The Stack Archive

Data centre power usage could be radically cut with new gallium nitride semiconductors

Wed 29 Jul 2015


New research out of MIT signifies that gallium nitride (GaN) transistors could be modifiable to provide significant boons to resource usage in data centres, as well as long-range electric vehicles and smaller and lighter laptop power adaptors. Though the manufacturing principles for gallium nitride semiconductors have long been established, their conductive nature has traditionally defaulted to ‘on’ – a problem in regulating current flow.

Now new research from Cambridge Electronics Inc. (CEI), spun out of MIT’s entrepreneurial programs, has found a method to reverse this natural default, thereby allowing GaN-based semiconductor technology that if implemented widely could cut deeply into the 2% of total electricity usage in the United States that data centres currently consume. Additionally GaN technology, as envisaged by the research, could enable the niche market of all-electric cars to have a shot at mainstream take-up by extending the vehicles’ range and efficiency.

Gallium nitride is a binary III/V direct bandgap semiconductor crystal employed in LED lights and Blu-ray players. GaN-based materials have a high breakdown field, permitting operation at much higher voltages than other semiconductor configurations.

CEI co-founder Tomás Palacios says of the breakthrough “This is a once-in-a-lifetime opportunity to change electronics and to really make an impact on how energy is used in the world,”

The breakthrough was achieved by experimenting with varying materials of differing compositions in GaN transistors, eventually yielding an arrangement which permitted the long-desired ‘default off’ configuration. Of this stage of the work, Palacios said “We always talk about GaN – once described as ‘The superman of semi-conductors’ – as gallium and nitrogen, but you can modify the basic GaN material, add impurities and other elements, to change its properties,”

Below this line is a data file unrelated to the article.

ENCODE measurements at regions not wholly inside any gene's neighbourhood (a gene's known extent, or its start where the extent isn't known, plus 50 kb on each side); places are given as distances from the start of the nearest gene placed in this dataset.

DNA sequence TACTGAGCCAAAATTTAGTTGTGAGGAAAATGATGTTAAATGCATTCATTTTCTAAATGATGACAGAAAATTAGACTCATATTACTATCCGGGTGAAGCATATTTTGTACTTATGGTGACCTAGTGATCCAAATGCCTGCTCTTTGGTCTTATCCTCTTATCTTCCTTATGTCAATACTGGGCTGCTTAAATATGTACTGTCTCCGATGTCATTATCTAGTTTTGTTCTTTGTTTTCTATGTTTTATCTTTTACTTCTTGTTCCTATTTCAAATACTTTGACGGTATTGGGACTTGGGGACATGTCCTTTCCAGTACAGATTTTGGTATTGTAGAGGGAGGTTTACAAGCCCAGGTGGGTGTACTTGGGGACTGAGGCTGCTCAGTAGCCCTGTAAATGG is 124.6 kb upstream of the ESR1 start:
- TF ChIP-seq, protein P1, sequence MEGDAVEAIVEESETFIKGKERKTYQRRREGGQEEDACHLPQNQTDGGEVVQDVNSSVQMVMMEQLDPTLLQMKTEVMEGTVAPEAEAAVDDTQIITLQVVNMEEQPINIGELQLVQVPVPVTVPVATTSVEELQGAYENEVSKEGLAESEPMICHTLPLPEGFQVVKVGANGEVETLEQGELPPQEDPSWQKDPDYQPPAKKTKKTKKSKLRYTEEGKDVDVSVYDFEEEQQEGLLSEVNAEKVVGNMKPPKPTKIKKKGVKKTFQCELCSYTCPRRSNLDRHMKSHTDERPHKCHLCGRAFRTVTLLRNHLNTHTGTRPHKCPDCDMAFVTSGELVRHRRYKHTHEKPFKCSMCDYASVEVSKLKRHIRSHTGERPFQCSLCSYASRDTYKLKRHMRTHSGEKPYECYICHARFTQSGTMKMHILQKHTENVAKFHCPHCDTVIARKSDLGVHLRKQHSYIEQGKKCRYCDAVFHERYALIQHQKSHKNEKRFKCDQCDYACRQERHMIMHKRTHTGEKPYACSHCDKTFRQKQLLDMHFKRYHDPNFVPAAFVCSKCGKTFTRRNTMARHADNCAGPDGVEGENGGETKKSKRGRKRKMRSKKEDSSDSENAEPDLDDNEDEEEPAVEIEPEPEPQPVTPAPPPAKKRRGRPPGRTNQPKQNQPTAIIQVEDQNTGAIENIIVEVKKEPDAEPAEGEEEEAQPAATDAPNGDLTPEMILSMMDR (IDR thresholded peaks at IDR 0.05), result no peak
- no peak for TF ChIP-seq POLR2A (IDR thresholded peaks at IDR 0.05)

The team, which includes Joseph F. and Nancy P. Keithley Professor in Electrical Engineering Anantha Chandrakasan, were able to substitute the traditional use of gold in GaN circuitry for conventional silicon-based fabrication methods, ultimately delivering performance “100 times better”, according to CEI associate Bin Lu.

CEI has succeeded in creating laptop power adaptors with a record-breaking low volume of around 1.5 cubic inches. The group’s GaN output is also capable of surpassing the constrained power output ceiling on chargers in electric cars. This increased power output in electric vehicles would combine with lower weights to afford significantly longer ranges for such vehicles on a single charge. Palacios commented: “Electric vehicles are popular, but still a niche product. GaN power electronics will be key to make them mainstream,”


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